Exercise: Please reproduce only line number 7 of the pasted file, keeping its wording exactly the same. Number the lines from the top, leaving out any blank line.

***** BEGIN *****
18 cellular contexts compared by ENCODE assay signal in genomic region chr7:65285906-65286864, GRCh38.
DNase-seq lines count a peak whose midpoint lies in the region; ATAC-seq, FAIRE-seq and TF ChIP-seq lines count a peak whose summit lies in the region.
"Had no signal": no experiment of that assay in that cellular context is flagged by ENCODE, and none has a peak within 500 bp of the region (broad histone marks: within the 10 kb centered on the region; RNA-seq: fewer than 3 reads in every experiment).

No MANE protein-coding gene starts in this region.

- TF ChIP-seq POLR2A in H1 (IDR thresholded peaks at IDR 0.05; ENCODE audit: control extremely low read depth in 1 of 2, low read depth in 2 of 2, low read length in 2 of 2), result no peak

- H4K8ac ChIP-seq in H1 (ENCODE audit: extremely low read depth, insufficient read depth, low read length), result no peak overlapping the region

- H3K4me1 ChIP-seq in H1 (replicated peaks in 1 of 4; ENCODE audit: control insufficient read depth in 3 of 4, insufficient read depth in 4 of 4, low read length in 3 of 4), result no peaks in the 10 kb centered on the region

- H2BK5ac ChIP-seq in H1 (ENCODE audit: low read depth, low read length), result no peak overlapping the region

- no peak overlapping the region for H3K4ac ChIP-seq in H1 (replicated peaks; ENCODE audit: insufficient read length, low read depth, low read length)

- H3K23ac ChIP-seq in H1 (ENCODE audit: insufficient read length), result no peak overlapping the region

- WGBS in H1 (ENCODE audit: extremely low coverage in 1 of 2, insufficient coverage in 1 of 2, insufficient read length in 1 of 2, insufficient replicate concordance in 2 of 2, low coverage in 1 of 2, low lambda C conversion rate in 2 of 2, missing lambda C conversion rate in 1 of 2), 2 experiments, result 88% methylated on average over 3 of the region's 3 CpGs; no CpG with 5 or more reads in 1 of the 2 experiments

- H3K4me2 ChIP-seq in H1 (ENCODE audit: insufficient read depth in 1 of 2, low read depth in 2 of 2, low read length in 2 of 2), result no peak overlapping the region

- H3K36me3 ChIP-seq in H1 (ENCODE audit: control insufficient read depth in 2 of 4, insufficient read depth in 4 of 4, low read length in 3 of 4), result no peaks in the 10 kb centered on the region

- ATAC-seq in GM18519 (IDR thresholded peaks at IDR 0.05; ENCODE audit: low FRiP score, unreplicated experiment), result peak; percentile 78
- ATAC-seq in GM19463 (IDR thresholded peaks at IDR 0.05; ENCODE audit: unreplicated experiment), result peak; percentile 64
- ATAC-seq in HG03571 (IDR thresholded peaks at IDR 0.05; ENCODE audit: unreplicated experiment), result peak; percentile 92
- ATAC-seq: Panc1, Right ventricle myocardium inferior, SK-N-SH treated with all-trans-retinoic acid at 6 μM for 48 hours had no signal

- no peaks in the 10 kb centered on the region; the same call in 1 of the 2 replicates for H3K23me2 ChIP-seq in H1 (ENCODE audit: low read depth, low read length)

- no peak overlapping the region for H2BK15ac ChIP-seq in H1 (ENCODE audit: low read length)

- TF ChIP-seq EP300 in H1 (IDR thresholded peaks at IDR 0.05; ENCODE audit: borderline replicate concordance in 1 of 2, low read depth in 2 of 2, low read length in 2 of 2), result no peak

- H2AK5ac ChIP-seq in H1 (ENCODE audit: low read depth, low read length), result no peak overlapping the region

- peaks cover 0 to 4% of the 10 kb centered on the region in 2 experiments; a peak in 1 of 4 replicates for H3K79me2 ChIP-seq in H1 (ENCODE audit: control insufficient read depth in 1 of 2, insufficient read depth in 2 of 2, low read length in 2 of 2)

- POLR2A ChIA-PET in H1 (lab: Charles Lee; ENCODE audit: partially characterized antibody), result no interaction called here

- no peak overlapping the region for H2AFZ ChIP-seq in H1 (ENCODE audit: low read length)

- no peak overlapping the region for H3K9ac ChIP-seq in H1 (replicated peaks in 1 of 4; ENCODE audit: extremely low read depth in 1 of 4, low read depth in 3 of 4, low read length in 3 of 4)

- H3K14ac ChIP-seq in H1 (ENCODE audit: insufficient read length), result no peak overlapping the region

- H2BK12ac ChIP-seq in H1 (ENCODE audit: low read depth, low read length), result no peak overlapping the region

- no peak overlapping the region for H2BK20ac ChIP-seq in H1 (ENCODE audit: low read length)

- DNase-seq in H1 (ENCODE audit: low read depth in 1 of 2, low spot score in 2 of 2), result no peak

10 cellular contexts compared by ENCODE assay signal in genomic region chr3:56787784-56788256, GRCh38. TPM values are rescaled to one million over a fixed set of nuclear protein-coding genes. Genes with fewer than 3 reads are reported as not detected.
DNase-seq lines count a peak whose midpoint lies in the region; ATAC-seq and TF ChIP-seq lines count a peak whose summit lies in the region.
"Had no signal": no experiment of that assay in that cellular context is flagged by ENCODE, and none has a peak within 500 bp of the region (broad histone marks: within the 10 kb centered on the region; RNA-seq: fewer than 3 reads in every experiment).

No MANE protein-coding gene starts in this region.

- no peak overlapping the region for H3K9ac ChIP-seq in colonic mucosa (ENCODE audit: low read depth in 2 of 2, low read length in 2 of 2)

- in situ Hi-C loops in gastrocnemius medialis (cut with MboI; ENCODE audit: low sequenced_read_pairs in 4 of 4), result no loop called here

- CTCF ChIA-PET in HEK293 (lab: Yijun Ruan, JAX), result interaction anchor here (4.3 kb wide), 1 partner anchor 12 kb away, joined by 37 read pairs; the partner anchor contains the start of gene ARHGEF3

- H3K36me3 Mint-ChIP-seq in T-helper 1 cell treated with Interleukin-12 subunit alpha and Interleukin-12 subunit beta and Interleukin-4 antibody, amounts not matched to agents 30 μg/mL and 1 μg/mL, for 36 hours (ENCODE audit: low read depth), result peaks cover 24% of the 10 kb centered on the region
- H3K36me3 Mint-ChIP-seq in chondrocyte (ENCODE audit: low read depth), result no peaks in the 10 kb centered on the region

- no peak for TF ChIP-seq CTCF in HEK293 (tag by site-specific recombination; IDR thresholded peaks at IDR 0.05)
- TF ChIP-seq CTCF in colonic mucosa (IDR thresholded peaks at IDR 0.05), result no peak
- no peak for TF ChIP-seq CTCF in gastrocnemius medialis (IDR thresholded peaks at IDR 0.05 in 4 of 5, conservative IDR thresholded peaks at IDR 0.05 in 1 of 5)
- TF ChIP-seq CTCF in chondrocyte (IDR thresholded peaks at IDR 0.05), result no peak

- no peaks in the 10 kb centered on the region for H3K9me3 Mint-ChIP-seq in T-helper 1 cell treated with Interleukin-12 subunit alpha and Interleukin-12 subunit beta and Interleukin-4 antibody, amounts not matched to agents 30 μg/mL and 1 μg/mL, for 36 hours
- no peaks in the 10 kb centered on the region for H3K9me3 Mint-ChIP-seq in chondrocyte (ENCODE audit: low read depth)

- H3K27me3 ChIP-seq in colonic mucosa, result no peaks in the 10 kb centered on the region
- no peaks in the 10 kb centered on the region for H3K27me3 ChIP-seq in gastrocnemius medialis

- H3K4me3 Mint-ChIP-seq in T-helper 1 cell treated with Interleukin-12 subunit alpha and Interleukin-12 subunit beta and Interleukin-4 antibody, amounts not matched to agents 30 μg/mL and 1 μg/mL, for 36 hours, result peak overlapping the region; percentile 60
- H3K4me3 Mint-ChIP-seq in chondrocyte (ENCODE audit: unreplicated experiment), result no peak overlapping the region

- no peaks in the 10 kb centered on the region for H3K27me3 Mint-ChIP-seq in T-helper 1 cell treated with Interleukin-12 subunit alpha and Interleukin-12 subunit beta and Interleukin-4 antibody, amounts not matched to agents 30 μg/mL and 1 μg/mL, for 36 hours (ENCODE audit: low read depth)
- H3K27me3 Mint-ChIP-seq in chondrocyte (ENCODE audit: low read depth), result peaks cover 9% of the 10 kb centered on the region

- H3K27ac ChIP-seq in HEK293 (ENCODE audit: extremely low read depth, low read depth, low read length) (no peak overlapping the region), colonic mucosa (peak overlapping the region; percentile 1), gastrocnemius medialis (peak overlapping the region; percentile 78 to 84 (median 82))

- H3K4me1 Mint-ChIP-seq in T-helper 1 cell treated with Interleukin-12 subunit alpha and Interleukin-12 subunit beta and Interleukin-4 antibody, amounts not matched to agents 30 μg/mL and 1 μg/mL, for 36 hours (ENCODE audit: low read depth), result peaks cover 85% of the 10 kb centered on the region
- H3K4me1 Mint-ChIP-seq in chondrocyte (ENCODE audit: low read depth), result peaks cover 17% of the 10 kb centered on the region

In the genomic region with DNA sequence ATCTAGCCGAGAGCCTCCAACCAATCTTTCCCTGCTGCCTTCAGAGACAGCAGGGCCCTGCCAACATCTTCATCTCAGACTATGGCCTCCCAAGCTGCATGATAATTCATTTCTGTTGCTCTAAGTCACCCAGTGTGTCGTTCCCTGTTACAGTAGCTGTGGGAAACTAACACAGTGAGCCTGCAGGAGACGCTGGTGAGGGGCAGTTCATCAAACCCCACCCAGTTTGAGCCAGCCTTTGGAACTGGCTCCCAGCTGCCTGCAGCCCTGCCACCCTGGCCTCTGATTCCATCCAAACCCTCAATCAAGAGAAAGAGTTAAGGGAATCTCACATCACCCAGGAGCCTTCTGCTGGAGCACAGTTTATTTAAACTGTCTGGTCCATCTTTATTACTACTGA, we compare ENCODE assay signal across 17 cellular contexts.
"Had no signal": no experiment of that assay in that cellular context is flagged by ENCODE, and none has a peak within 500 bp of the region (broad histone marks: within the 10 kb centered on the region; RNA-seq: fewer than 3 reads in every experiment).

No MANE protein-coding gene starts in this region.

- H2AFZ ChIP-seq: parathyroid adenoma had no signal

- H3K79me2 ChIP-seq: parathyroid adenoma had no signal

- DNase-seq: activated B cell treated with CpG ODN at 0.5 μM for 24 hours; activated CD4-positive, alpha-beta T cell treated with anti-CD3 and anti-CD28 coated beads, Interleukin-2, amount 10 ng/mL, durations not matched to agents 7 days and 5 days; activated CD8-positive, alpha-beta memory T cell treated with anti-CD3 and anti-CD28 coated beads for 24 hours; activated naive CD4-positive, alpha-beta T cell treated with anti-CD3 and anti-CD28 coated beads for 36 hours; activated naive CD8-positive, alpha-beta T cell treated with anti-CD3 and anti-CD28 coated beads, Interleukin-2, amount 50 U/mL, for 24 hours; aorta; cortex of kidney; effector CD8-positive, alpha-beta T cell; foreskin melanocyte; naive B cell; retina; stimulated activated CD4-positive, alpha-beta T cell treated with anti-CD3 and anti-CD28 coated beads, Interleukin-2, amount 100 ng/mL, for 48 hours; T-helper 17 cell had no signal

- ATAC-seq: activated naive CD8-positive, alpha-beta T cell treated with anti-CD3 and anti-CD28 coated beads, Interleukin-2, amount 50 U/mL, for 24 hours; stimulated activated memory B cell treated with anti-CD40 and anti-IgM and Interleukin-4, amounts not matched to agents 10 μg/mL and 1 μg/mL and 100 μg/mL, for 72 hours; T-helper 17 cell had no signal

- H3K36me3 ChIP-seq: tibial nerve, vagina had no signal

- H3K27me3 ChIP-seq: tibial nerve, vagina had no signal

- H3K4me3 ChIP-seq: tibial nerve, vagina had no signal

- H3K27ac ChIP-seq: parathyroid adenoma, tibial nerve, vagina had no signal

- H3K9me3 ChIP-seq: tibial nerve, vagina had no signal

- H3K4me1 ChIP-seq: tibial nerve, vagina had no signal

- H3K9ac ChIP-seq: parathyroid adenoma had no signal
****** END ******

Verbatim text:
- H3K4me1 ChIP-seq in H1 (replicated peaks in 1 of 4; ENCODE audit: control insufficient read depth in 3 of 4, insufficient read depth in 4 of 4, low read length in 3 of 4), result no peaks in the 10 kb centered on the region